In an agreed or uncontested divorce, both parties are able to come to an agreement on all of the terms of the divorce and can therefore go through a much simpler divorce process. A contested divorce, on the other hand, is when the spouses aren’t able to agree on one or more of the significant issues involved in a divorce. For example, if spouses can't decide on how they are going to divide their property or whether one spouse should receive alimony from the other, they can’t proceed with the simpler uncontested divorce process. Instead, they will have to go through a traditional divorce where a judge will hold a trial and decide on the contested issues for the spouses. However, contested divorces don’t necessarily have to go to court, either. If spouses are able to come to an agreement through mediation or other methods before it’s time to go to trial, they can avoid the outcome where a judge is making decisions for them.

Fault Vs. No-Fault

In the state of Texas, you can either file for a no-fault divorce or a fault-based divorce. A no-fault divorce is when neither party is accusing the other of being responsible for the marriage falling apart. A fault-based divorce is when one or both parties accuse the other of being to blame for the divorce.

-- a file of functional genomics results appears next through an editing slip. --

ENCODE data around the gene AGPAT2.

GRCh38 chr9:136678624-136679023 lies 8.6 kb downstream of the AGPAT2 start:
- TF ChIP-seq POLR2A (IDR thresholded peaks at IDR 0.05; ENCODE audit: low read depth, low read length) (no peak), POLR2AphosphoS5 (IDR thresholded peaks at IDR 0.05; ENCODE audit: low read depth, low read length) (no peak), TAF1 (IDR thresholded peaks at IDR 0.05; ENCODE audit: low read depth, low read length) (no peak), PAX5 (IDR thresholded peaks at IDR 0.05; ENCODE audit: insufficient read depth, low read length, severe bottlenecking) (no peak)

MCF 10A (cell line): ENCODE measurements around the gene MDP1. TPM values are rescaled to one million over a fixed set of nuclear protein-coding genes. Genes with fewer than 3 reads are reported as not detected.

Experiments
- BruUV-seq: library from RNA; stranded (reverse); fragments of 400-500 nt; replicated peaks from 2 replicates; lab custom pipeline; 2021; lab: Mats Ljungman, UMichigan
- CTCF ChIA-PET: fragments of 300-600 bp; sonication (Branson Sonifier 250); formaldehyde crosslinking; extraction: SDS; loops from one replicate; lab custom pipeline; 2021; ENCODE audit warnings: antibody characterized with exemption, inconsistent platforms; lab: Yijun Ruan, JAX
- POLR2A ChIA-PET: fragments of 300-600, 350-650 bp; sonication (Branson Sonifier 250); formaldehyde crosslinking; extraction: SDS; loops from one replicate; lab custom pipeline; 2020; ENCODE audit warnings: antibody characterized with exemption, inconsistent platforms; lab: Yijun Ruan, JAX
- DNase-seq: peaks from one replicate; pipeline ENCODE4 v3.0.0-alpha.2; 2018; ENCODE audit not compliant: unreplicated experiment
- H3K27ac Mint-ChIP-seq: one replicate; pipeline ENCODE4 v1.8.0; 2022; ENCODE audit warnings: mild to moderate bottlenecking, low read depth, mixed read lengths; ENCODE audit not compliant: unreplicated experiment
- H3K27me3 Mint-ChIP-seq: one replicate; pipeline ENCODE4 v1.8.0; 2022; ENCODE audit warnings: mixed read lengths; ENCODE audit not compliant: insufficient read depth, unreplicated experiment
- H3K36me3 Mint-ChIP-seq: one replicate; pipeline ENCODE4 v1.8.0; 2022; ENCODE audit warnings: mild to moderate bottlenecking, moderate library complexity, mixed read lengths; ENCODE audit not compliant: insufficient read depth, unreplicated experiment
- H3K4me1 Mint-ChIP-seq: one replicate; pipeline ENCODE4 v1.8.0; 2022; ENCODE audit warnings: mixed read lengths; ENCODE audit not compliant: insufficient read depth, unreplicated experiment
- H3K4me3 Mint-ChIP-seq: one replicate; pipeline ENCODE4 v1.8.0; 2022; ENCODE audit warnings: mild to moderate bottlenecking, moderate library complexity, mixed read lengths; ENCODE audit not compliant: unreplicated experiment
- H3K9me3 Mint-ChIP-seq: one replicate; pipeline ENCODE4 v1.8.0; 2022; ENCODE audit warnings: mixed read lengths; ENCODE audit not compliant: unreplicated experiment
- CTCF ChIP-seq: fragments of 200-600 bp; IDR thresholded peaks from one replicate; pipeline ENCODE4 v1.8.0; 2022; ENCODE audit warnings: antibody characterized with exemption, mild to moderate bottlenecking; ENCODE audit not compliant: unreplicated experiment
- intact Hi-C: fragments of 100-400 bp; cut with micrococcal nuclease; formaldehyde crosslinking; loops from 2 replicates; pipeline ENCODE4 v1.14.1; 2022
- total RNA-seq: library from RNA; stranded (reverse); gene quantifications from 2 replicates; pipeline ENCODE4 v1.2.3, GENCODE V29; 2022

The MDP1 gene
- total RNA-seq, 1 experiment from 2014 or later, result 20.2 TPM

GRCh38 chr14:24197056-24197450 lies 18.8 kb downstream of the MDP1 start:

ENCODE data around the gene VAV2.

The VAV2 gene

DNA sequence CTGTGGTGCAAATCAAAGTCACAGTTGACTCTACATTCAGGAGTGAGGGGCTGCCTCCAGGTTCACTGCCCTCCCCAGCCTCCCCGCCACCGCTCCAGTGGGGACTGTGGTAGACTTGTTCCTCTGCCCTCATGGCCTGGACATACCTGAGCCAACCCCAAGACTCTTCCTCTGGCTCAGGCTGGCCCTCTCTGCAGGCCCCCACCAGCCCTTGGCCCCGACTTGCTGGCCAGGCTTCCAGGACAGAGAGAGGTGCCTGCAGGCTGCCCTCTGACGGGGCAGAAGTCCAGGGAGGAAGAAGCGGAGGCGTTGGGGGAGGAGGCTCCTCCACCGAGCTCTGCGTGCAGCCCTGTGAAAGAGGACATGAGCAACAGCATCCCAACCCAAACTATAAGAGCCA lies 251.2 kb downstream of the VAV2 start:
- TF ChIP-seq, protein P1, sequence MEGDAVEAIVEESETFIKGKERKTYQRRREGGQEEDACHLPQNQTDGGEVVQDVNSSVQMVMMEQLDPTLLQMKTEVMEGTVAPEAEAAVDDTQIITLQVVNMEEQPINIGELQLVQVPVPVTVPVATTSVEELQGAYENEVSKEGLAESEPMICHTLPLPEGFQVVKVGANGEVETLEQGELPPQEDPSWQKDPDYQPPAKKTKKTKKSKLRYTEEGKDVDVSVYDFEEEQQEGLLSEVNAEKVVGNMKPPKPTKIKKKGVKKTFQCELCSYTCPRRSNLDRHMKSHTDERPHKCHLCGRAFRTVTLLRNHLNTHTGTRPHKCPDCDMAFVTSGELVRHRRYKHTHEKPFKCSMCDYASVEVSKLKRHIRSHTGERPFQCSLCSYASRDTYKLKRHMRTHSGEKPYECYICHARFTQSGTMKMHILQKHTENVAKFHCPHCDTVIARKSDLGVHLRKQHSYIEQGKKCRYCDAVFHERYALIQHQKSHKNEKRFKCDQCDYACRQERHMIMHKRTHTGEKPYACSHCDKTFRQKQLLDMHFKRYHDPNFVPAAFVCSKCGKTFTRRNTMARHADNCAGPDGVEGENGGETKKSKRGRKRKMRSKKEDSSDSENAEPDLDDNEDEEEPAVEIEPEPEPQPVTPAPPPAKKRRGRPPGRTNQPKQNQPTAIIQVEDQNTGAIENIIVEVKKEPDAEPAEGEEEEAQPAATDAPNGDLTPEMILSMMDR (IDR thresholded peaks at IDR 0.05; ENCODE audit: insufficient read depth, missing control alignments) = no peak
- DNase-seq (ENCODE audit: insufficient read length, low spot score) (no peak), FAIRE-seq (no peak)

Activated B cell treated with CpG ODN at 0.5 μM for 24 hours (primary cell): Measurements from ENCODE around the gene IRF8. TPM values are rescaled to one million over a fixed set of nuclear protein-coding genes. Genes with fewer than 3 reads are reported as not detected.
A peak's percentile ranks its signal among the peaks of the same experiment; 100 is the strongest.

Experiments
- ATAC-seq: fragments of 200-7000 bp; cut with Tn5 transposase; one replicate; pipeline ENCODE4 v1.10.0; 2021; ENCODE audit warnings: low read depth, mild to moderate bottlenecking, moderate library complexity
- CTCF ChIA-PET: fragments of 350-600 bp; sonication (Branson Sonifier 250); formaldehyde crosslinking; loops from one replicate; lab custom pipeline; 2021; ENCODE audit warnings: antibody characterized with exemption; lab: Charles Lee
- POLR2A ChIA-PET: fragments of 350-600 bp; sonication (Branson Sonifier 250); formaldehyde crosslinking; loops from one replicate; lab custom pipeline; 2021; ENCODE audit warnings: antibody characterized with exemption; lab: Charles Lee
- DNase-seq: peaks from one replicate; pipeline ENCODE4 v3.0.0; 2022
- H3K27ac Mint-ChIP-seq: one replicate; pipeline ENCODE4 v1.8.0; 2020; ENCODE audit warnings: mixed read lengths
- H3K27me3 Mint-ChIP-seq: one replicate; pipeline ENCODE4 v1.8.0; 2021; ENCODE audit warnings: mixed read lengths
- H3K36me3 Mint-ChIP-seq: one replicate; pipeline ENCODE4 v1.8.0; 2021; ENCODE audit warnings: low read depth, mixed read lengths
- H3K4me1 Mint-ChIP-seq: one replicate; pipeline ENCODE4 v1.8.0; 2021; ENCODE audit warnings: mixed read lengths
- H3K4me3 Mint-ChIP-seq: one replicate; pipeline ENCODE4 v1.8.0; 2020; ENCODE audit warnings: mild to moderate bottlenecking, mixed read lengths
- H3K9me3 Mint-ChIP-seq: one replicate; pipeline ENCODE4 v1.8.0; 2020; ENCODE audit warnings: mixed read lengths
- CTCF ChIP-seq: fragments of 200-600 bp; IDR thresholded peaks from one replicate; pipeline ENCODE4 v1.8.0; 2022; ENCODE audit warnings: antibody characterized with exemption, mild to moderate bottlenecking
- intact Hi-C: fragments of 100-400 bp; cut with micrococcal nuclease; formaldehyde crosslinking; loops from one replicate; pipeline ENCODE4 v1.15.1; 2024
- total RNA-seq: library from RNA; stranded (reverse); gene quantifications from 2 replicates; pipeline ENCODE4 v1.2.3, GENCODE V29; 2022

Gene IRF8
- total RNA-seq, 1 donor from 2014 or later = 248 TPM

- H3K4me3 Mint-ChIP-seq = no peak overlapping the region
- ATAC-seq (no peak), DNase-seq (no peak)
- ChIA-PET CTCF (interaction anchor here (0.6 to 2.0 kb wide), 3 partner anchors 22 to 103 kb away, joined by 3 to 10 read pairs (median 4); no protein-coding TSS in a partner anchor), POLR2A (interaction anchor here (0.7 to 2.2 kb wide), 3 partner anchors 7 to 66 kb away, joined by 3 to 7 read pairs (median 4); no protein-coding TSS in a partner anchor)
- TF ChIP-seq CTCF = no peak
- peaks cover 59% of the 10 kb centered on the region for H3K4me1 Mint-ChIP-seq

If your partner wronged you in some way that legitimately led to the dissolution of your marriage, it is totally understandable to want them to face the consequences of their actions. That being said, the cost of a fault divorce is going to be significantly higher than a no-fault divorce. This type of divorce also typically takes quite a bit longer than a no-fault divorce.

For this reason, you might find that it is more advantageous to you in the big picture to file for a no-fault divorce, even if you have compelling evidence to prove your spouse’s fault.

Are You Filing for an Uncontested Divorce in Texas?

If you are filing for an agreed and therefore uncontested divorce in Texas, you’ll be glad to know that you are getting divorced in the easiest way possible in the Lone Star State. Contact us at (800) 432-0018. Our goal at Ready Divorce Service is to provide clarity and support tailored to your individual needs. By choosing us, you’re not just getting legal assistance; you’re gaining a partner who will be with you every step of the way as you embark on a new chapter of your life.